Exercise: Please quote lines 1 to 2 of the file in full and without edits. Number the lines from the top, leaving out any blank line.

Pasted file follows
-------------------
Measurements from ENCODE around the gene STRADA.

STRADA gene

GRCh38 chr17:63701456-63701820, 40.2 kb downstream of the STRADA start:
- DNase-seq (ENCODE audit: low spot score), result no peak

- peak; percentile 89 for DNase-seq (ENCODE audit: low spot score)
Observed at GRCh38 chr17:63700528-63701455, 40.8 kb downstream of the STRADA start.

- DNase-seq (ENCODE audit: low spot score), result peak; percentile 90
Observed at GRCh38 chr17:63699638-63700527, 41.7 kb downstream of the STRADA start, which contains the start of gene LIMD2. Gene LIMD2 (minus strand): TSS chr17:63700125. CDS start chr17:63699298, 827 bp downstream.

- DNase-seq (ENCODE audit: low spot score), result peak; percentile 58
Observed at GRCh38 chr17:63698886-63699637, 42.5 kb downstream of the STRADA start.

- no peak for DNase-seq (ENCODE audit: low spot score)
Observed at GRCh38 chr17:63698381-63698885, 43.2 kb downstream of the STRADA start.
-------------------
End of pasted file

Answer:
Measurements from ENCODE around the gene STRADA.

STRADA gene